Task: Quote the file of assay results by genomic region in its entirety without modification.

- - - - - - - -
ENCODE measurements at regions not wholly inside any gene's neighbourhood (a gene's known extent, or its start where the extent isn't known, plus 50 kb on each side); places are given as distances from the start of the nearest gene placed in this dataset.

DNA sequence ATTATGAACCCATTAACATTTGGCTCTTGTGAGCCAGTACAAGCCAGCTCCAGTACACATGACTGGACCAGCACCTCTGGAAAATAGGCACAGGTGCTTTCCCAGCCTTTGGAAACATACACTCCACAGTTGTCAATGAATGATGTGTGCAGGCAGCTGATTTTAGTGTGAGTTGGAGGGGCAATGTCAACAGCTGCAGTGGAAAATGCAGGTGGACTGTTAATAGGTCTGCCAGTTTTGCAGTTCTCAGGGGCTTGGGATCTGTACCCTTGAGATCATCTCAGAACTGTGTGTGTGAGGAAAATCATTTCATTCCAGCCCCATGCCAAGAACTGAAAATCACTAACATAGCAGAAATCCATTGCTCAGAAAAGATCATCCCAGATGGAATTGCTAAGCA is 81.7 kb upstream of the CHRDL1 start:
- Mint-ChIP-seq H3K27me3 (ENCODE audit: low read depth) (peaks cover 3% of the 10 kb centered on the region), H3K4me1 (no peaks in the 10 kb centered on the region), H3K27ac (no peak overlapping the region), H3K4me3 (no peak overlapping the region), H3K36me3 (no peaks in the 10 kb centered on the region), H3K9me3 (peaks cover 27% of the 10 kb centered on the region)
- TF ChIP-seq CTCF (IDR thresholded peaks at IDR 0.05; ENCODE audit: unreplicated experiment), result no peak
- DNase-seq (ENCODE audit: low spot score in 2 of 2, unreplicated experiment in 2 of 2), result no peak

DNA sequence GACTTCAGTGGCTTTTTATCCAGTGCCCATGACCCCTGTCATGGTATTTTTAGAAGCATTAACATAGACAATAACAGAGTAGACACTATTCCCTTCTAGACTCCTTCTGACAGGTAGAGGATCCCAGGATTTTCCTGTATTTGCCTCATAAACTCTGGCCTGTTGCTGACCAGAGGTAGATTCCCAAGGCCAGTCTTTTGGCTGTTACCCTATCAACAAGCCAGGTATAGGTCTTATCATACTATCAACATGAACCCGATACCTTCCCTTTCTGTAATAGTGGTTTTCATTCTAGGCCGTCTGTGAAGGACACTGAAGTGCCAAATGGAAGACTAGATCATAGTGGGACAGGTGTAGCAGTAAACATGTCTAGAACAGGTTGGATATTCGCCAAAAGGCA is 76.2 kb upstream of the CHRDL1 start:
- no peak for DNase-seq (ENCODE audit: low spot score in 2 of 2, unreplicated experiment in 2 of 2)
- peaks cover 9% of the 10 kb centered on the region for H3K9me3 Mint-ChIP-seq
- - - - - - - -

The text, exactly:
ENCODE measurements at regions not wholly inside any gene's neighbourhood (a gene's known extent, or its start where the extent isn't known, plus 50 kb on each side); places are given as distances from the start of the nearest gene placed in this dataset.

DNA sequence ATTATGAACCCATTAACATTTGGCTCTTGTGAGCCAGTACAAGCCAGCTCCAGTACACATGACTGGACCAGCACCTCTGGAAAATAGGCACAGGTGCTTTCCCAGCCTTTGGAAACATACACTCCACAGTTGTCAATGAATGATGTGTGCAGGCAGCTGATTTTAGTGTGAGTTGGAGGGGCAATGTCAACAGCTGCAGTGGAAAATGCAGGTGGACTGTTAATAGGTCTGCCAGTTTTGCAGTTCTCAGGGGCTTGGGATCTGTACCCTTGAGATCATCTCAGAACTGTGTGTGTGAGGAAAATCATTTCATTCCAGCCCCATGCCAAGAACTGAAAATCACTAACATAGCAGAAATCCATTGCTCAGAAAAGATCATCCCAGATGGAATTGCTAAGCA is 81.7 kb upstream of the CHRDL1 start:
- Mint-ChIP-seq H3K27me3 (ENCODE audit: low read depth) (peaks cover 3% of the 10 kb centered on the region), H3K4me1 (no peaks in the 10 kb centered on the region), H3K27ac (no peak overlapping the region), H3K4me3 (no peak overlapping the region), H3K36me3 (no peaks in the 10 kb centered on the region), H3K9me3 (peaks cover 27% of the 10 kb centered on the region)
- TF ChIP-seq CTCF (IDR thresholded peaks at IDR 0.05; ENCODE audit: unreplicated experiment), result no peak
- DNase-seq (ENCODE audit: low spot score in 2 of 2, unreplicated experiment in 2 of 2), result no peak

DNA sequence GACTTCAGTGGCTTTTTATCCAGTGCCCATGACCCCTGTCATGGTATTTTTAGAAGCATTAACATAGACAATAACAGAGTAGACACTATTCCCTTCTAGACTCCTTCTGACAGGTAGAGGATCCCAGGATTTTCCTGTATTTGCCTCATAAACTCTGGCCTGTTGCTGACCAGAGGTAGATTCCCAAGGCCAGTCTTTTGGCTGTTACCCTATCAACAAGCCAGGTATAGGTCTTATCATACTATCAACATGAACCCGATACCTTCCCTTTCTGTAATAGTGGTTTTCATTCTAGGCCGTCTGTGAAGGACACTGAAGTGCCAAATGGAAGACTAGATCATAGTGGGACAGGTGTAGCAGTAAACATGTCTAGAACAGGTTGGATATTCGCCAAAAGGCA is 76.2 kb upstream of the CHRDL1 start:
- no peak for DNase-seq (ENCODE audit: low spot score in 2 of 2, unreplicated experiment in 2 of 2)
- peaks cover 9% of the 10 kb centered on the region for H3K9me3 Mint-ChIP-seq